Systematic Quotes (28 quotes)
Philosophie [ist] der systematische Mißbrauch einer eigens zu diesem Zwecke ersonnenen Terminologie.
Philosophy [is] the systematic abuse of a terminology specially designed for this purpose.
Philosophy [is] the systematic abuse of a terminology specially designed for this purpose.
Alchemy. The link between the immemorial magic arts and modern science. Humankind’s first systematic effort to unlock the secrets of matter by reproducible experiment.
As systematic unity is what first raises ordinary knowledge to the rank of science, that is, makes a system out of a mere aggregate of knowledge, architectonic is the doctrine of the scientific in our knowledge, and therefore necessarily forms part of the doctrine of method.
At the beginning of its existence as a science, biology was forced to take cognizance of the seemingly boundless variety of living things, for no exact study of life phenomena was possible until the apparent chaos of the distinct kinds of organisms had been reduced to a rational system. Systematics and morphology, two predominantly descriptive and observational disciplines, took precedence among biological sciences during the eighteenth and nineteenth centuries. More recently physiology has come to the foreground, accompanied by the introduction of quantitative methods and by a shift from the observationalism of the past to a predominance of experimentation.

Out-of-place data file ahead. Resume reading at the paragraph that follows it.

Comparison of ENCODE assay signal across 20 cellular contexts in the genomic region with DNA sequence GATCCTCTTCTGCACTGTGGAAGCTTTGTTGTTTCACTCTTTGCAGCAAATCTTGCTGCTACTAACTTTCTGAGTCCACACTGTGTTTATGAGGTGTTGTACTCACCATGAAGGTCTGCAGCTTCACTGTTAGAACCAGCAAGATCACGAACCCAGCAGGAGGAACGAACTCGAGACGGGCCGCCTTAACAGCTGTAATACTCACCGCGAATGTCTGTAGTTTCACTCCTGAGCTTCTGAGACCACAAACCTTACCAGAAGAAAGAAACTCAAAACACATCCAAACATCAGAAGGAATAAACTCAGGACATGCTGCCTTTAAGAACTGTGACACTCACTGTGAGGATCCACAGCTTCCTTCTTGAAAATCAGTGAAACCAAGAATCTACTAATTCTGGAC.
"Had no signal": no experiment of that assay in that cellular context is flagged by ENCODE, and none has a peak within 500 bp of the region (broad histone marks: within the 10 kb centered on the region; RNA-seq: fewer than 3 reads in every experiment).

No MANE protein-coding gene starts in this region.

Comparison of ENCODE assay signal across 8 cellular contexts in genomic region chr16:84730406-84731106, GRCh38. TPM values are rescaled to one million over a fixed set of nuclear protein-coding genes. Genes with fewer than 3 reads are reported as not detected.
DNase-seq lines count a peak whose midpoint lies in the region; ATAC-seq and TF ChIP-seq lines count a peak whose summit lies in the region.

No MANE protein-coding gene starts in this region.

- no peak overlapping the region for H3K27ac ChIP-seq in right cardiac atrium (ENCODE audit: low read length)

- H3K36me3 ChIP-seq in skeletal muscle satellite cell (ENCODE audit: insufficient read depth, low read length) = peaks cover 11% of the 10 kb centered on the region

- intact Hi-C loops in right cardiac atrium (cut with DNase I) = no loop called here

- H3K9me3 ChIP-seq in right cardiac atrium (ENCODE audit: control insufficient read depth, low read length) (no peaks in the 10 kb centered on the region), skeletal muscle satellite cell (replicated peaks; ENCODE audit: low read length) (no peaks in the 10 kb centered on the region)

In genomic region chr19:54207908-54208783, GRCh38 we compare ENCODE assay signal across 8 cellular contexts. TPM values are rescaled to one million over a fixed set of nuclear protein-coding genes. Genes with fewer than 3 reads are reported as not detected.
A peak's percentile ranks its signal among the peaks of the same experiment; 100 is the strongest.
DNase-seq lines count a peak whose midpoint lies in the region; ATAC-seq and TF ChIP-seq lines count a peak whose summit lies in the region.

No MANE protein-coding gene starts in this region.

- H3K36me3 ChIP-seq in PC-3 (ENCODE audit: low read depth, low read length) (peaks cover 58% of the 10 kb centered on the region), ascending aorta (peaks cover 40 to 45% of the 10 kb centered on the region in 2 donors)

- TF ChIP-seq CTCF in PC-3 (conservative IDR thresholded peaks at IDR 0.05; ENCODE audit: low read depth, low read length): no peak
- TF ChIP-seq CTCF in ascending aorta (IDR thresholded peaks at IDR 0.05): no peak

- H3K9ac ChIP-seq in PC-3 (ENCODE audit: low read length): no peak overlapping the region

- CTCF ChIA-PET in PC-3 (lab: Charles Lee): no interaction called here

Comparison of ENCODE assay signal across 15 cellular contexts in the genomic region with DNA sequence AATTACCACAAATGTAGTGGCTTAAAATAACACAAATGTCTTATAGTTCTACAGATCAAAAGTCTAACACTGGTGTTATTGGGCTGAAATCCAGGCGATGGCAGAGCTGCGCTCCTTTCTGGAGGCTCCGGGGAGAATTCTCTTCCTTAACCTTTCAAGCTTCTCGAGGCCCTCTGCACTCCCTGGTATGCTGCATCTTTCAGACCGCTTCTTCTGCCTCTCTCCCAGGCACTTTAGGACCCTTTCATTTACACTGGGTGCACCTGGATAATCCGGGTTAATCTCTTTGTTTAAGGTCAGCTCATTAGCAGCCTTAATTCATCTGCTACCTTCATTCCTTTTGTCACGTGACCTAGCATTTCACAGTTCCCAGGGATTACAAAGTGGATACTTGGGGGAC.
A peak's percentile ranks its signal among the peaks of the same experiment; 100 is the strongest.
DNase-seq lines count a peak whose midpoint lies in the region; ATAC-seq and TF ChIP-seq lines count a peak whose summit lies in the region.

Chemists have made of phlogiston a vague principle which is not at all rigorously defined, and which, in consequence, adapts itself to all explanations in which it is wished it shall enter; sometimes it is free fire, sometimes it is fire combined with the earthy element; sometimes it passes through the pores of vessels, sometimes they are impenetrable to it; it explains both the causticity and non-causticity, transparency and opacity, colours and absence of colours. It is a veritable Proteus which changes its form every instant. It is time to conduct chemistry to a more rigorous mode of reasoning ... to distinguish fact and observation from what is systematic and hypothetical.